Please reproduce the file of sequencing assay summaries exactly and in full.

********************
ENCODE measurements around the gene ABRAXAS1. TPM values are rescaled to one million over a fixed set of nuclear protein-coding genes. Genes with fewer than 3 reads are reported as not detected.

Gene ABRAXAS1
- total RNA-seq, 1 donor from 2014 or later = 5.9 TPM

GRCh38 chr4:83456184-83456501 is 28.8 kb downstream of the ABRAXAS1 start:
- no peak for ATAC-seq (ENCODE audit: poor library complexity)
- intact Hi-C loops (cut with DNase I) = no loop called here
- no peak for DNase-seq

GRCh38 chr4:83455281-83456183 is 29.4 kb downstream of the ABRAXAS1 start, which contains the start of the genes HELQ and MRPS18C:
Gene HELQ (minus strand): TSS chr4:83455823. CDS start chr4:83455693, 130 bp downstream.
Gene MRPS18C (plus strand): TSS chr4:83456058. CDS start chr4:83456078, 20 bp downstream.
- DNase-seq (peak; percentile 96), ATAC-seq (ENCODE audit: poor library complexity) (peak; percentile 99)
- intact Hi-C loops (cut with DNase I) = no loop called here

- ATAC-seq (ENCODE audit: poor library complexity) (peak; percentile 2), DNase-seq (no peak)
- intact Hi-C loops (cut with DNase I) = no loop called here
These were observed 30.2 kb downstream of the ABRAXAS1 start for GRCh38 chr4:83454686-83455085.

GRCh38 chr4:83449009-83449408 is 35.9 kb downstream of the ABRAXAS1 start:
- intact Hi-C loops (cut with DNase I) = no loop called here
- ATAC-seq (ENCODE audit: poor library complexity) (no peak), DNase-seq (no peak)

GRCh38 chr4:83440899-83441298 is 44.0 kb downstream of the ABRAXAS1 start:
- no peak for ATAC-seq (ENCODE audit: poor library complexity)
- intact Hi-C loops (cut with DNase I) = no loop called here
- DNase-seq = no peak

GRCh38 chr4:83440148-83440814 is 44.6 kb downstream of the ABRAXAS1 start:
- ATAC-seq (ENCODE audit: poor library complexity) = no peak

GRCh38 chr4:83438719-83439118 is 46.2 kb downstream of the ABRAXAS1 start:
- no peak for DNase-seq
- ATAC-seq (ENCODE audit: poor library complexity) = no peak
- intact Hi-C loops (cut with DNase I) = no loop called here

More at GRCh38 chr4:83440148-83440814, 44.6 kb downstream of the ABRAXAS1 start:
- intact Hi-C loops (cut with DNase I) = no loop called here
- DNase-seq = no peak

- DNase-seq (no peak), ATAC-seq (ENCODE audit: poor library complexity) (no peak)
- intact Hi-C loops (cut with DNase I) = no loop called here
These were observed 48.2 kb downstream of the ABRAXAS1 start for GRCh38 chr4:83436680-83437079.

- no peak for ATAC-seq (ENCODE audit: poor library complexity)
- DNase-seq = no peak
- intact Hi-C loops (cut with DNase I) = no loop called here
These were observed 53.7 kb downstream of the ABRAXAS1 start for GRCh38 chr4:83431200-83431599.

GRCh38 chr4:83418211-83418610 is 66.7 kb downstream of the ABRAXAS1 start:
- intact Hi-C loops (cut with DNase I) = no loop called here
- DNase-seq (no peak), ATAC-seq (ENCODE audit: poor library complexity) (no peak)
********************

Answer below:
ENCODE measurements around the gene ABRAXAS1. TPM values are rescaled to one million over a fixed set of nuclear protein-coding genes. Genes with fewer than 3 reads are reported as not detected.

Gene ABRAXAS1
- total RNA-seq, 1 donor from 2014 or later = 5.9 TPM

GRCh38 chr4:83456184-83456501 is 28.8 kb downstream of the ABRAXAS1 start:
- no peak for ATAC-seq (ENCODE audit: poor library complexity)
- intact Hi-C loops (cut with DNase I) = no loop called here
- no peak for DNase-seq

GRCh38 chr4:83455281-83456183 is 29.4 kb downstream of the ABRAXAS1 start, which contains the start of the genes HELQ and MRPS18C:
Gene HELQ (minus strand): TSS chr4:83455823. CDS start chr4:83455693, 130 bp downstream.
Gene MRPS18C (plus strand): TSS chr4:83456058. CDS start chr4:83456078, 20 bp downstream.
- DNase-seq (peak; percentile 96), ATAC-seq (ENCODE audit: poor library complexity) (peak; percentile 99)
- intact Hi-C loops (cut with DNase I) = no loop called here

- ATAC-seq (ENCODE audit: poor library complexity) (peak; percentile 2), DNase-seq (no peak)
- intact Hi-C loops (cut with DNase I) = no loop called here
These were observed 30.2 kb downstream of the ABRAXAS1 start for GRCh38 chr4:83454686-83455085.

GRCh38 chr4:83449009-83449408 is 35.9 kb downstream of the ABRAXAS1 start:
- intact Hi-C loops (cut with DNase I) = no loop called here
- ATAC-seq (ENCODE audit: poor library complexity) (no peak), DNase-seq (no peak)

GRCh38 chr4:83440899-83441298 is 44.0 kb downstream of the ABRAXAS1 start:
- no peak for ATAC-seq (ENCODE audit: poor library complexity)
- intact Hi-C loops (cut with DNase I) = no loop called here
- DNase-seq = no peak

GRCh38 chr4:83440148-83440814 is 44.6 kb downstream of the ABRAXAS1 start:
- ATAC-seq (ENCODE audit: poor library complexity) = no peak

GRCh38 chr4:83438719-83439118 is 46.2 kb downstream of the ABRAXAS1 start:
- no peak for DNase-seq
- ATAC-seq (ENCODE audit: poor library complexity) = no peak
- intact Hi-C loops (cut with DNase I) = no loop called here

More at GRCh38 chr4:83440148-83440814, 44.6 kb downstream of the ABRAXAS1 start:
- intact Hi-C loops (cut with DNase I) = no loop called here
- DNase-seq = no peak

- DNase-seq (no peak), ATAC-seq (ENCODE audit: poor library complexity) (no peak)
- intact Hi-C loops (cut with DNase I) = no loop called here
These were observed 48.2 kb downstream of the ABRAXAS1 start for GRCh38 chr4:83436680-83437079.

- no peak for ATAC-seq (ENCODE audit: poor library complexity)
- DNase-seq = no peak
- intact Hi-C loops (cut with DNase I) = no loop called here
These were observed 53.7 kb downstream of the ABRAXAS1 start for GRCh38 chr4:83431200-83431599.

GRCh38 chr4:83418211-83418610 is 66.7 kb downstream of the ABRAXAS1 start:
- intact Hi-C loops (cut with DNase I) = no loop called here
- DNase-seq (no peak), ATAC-seq (ENCODE audit: poor library complexity) (no peak)